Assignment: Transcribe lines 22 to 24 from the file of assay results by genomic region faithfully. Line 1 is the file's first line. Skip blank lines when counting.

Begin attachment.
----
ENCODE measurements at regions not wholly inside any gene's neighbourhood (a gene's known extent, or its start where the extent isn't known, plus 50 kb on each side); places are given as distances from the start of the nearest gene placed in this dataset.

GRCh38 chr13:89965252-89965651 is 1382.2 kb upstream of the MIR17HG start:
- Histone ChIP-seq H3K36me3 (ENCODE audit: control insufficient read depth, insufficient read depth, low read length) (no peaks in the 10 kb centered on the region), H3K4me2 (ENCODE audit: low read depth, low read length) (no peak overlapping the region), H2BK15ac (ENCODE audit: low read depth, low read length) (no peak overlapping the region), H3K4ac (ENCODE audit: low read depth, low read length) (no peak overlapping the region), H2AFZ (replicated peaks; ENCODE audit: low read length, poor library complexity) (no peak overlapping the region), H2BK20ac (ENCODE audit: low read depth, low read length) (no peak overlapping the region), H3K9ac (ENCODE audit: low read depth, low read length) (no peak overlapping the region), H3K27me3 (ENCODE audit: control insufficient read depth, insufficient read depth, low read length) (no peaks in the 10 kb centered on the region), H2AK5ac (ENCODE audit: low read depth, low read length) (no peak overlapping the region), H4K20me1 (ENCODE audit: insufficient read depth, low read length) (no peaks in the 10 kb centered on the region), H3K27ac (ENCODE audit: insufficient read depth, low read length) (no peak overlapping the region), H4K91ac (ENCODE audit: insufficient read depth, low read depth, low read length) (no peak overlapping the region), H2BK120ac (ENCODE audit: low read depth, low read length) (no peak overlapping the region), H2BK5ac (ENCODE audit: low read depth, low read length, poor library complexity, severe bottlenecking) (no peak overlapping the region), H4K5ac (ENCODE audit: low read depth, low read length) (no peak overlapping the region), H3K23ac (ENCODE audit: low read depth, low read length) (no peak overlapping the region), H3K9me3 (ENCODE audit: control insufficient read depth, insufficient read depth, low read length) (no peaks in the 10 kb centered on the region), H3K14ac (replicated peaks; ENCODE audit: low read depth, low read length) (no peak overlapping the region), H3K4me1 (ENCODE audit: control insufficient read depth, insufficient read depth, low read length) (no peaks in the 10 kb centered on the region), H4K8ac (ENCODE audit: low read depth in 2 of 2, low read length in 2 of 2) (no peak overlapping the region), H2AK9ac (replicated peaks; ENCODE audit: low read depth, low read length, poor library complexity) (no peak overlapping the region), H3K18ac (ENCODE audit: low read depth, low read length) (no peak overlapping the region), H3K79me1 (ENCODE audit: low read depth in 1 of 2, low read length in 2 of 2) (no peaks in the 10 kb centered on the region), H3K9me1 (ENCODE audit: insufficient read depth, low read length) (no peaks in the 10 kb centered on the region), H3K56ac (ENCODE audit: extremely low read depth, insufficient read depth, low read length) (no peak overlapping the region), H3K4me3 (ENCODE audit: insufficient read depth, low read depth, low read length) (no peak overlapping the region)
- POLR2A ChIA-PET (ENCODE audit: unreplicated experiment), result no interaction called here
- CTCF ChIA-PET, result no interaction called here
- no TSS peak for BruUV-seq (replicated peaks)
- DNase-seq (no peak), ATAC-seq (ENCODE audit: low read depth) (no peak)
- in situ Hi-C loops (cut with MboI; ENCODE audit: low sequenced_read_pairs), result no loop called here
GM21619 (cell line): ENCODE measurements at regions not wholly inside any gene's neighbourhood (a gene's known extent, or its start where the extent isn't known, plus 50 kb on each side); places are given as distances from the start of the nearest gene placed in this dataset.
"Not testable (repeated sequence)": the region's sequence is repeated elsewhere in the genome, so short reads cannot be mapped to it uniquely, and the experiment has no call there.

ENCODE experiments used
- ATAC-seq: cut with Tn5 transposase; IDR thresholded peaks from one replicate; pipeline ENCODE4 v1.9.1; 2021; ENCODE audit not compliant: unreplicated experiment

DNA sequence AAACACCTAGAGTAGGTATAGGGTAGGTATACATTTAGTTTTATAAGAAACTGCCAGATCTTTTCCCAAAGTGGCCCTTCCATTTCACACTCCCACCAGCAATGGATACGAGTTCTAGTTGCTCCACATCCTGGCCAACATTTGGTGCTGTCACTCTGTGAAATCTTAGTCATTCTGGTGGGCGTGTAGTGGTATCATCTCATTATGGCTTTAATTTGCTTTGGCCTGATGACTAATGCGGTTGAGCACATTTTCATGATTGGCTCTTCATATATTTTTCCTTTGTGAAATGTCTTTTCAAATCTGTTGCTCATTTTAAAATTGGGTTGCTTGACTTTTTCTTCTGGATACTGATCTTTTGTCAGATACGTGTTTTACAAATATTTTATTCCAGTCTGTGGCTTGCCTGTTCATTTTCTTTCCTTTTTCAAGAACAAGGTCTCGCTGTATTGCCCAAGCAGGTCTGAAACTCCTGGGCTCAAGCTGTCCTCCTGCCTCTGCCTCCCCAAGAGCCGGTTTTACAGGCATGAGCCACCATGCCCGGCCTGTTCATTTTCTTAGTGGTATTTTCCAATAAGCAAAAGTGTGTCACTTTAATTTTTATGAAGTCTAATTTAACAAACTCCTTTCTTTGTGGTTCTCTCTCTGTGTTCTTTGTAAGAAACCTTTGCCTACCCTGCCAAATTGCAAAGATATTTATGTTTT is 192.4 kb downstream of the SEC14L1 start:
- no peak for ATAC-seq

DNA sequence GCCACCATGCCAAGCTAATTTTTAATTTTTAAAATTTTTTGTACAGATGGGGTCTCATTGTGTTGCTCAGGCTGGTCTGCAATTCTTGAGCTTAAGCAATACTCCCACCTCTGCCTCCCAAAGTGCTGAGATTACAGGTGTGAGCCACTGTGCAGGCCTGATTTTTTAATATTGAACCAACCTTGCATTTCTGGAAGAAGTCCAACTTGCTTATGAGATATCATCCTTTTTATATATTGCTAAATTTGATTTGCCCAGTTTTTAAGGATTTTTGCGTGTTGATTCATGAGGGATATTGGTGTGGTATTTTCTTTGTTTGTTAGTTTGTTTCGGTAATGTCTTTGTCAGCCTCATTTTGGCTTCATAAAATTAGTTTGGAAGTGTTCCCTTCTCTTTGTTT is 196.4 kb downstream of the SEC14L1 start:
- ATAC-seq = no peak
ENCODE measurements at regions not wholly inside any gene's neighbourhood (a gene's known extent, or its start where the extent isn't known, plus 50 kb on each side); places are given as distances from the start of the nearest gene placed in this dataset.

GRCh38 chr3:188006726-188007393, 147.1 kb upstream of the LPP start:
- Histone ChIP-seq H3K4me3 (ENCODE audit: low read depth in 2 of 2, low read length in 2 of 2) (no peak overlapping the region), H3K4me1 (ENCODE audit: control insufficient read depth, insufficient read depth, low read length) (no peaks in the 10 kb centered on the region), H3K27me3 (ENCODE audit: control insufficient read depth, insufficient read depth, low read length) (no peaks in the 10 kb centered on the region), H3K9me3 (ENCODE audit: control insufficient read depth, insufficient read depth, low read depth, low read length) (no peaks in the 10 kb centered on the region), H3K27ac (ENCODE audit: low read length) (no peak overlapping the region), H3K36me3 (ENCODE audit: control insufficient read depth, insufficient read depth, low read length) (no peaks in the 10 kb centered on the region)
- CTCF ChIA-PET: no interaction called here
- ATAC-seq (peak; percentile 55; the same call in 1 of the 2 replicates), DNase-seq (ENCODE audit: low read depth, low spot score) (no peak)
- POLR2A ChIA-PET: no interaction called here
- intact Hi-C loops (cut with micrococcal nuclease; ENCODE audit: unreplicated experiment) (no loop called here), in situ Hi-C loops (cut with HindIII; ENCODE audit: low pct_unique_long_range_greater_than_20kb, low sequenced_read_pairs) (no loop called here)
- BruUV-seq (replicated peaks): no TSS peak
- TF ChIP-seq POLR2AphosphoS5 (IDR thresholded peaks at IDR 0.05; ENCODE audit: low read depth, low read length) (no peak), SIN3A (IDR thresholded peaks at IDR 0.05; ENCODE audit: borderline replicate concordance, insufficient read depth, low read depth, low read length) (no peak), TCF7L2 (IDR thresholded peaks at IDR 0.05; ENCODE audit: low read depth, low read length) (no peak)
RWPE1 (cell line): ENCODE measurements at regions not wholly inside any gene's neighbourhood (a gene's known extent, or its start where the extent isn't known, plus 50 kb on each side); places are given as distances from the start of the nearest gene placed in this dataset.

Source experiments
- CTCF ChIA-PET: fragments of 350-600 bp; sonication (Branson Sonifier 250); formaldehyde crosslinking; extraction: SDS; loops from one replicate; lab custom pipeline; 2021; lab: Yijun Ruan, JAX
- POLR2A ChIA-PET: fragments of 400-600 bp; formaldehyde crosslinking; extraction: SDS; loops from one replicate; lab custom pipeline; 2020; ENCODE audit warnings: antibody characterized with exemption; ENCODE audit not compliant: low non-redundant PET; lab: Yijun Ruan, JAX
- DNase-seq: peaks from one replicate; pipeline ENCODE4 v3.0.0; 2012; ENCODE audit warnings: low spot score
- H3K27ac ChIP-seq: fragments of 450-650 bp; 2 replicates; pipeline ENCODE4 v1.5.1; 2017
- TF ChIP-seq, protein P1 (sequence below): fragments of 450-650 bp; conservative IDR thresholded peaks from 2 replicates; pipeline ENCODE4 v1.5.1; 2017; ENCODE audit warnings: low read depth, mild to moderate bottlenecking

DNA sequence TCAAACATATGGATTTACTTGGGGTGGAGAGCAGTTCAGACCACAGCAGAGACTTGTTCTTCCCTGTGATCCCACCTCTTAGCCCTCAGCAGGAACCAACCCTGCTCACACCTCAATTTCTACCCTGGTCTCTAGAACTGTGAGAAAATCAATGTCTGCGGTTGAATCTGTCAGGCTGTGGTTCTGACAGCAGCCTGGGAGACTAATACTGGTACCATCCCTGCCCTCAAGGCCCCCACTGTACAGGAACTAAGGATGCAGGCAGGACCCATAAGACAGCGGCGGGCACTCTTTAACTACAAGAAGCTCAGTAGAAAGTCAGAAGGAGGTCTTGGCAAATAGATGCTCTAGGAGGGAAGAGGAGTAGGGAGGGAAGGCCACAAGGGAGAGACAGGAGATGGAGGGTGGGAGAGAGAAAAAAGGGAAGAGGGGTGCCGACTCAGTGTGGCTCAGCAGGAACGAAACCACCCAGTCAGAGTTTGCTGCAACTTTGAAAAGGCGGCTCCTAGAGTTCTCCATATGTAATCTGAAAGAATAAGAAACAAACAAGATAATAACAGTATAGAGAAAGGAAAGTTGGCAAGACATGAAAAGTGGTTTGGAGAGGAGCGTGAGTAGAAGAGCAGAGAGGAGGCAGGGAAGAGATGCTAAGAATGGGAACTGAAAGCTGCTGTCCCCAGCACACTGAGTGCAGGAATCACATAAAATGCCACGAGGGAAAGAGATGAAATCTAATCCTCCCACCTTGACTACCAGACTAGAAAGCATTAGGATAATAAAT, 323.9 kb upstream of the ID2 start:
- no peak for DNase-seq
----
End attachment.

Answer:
- POLR2A ChIA-PET: no interaction called here
- intact Hi-C loops (cut with micrococcal nuclease; ENCODE audit: unreplicated experiment) (no loop called here), in situ Hi-C loops (cut with HindIII; ENCODE audit: low pct_unique_long_range_greater_than_20kb, low sequenced_read_pairs) (no loop called here)
- BruUV-seq (replicated peaks): no TSS peak